Avos 1, 3:
Antigonus of Socho received the Torah from Shimon the Righteous. He used to say: Be not like servants who minister unto their master for the sake of receiving a reward, but be like servants who serve their master not upon the condition of receiving a reward; and let the fear of Heaven be upon you.
The above mishna is not an easy one to understand. While it can be explained simply, there are elements that seem to some extent undeveloped, or at best open-ended. Antigonus tells us not to serve Hashem for the purpose of receiving remuneration, yet he doesn’t tell us what should be the purpose of our worship of the Ribbono Shel Olam. The mefarshim explain that he is telling us to worship Hashem out of love. If this is what Antigonus is telling us, why does he not say so straight out but merely infer it? It isn’t a minor side point to what he is imparting but rather – at the very least – one of the two main concepts he is conveying (the other one being: fear of Heaven).
There is another peculiarity with the last statement in the mishna. The mishna ends by telling us “and let the fear of Heaven be upon you”. How does one go about ‘letting’ the fear of heaven to ‘be upon’ one? If Antigonus means to tell us to worship Hashem out of fear why doesn’t he articulate it explicitly?
Hegel introduced a fundamental idea to philosophy. This idea is referred to as the Master-slave dialectic. It is unclear what specifically Hegel was referring to, or if he was referring to one specific sort of relationship or multiple sorts of relationships and situations. The basic idea is that when there are two identities or elements, neither one is a conscious entity until there is some sort of mutual awareness and relationship between the two. He explains that there will naturally be a power struggle between the two elements. This struggle will end in one of the elements subduing itself to the other. As is the case with many concepts in philosophy, the possibilities of its applications are numerous and debatable.
Hegel curtails the assumptive nature of this theory by prefacing it with the qualification that each of these two entities has the option of ignoring the other. Hegel explains however, that this would reduce the likelihood of mutual recognition, thus leaving each one in its initial unrecognized and therefore unconscious state. Hegel also curtails yet another presumptive element of this theory. He explains that if one of the two entities is so strong that it will overtake its opponent to the extent of wiping it out entirely, it will no longer gain recognition if there will no longer be a second entity to recognize the stronger entity. These prefaces fail to recognize one more issue: what happens if the two entities are utterly non-equals, but in a way that the ‘stronger’ entity has no reason to even attempt a struggle. For example: if the stronger entity created the second smaller entity and wishes for it to remain.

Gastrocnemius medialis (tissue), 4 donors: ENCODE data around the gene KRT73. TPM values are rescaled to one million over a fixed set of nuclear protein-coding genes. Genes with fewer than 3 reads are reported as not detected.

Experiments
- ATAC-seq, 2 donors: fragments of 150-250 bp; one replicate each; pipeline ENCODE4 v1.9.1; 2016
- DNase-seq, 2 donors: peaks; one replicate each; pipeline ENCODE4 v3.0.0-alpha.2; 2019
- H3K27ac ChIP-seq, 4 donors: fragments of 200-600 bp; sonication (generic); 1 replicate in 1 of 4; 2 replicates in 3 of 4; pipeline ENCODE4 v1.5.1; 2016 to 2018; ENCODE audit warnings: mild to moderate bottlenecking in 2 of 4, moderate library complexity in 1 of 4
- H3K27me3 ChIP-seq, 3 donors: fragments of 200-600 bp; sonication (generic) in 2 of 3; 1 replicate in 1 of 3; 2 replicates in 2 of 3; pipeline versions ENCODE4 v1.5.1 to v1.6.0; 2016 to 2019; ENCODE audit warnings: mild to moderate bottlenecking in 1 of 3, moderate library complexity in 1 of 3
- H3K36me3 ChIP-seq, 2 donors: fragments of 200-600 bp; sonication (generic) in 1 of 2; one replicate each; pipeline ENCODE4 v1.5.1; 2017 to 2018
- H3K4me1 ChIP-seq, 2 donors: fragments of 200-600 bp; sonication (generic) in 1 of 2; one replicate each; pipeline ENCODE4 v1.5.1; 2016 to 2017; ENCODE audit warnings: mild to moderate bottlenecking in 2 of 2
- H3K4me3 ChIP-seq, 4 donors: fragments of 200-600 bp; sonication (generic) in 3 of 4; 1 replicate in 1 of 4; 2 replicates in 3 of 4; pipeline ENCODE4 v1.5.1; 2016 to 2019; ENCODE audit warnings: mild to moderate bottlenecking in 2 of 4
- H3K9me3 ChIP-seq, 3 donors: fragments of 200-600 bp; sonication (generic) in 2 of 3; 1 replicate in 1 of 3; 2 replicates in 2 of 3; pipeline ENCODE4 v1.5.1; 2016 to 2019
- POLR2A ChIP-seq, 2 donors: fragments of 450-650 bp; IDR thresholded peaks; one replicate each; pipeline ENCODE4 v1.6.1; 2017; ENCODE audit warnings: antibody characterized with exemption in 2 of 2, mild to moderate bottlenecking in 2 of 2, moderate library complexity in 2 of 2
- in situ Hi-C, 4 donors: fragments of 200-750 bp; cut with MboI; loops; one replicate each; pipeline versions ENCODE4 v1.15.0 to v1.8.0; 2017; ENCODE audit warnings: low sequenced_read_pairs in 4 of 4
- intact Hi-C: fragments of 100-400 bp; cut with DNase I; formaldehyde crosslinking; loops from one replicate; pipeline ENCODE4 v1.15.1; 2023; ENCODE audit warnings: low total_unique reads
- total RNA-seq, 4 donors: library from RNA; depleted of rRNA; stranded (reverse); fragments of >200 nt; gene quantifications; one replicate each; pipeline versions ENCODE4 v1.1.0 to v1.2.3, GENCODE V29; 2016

This is precisely the case of mankind’s relationship with the Ribbono Shel Olam. Hashem is Omnipotent. He is infinitely greater than Man, yet Hashem desires Man’s existence. Not only does the Ribbono Shel Olam desire our existence. Hashem created us, and He did so in order to endow us with His goodness. Hashem desires us to serve Him, but not for the purpose of His receiving from us. He wishes for us to serve Him in order for us to have a relationship with Him. This relationship is for our sake, so that we should have a medium through which to receive Hashem’s goodness. It is thus that there is a Master-slave relationship between us and Hashem, yet there isn’t and cannot be any power struggle between us and Hashem chalila.
Since Hashem created us with an innate and inherent master-slave relationship – only for the purpose of being good to us – we most likely will begin to worship Hashem only for the sake of receiving goodness from Hashem. Ultimately such an approach would undermine the whole Man-God relationship. Expecting to receive goodness from Hashem for worshiping him, and worshiping Him only for the sake of the reward we will receive for doing so, diminishes Hashem’s goodness into a mere act of remuneration. Compensating someone for a service they have done is not an act of kindness, but rather an obligation. Thus by doing mitzvos only for the sake of reward we will not be able to appreciate the reward since we will be convinced that we deserve it.
Antigonus is telling us exactly this point. The relationship we were created to have with Hashem is that of Lord and servant. Yet in a loving sense the Master created us so as to enable us to receive His goodness. One who can recognize such a lofty idea should automatically be filled with an awe of Hashem – thus – allowing oneself to have the fear of Heaven upon him.